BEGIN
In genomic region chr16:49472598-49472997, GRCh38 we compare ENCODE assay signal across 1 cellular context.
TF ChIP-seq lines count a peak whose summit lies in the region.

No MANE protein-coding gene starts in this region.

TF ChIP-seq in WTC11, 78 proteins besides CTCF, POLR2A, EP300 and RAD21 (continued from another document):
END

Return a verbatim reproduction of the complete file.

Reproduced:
In genomic region chr16:49472598-49472997, GRCh38 we compare ENCODE assay signal across 1 cellular context.
TF ChIP-seq lines count a peak whose summit lies in the region.

No MANE protein-coding gene starts in this region.

TF ChIP-seq in WTC11, 78 proteins besides CTCF, POLR2A, EP300 and RAD21 (continued from another document):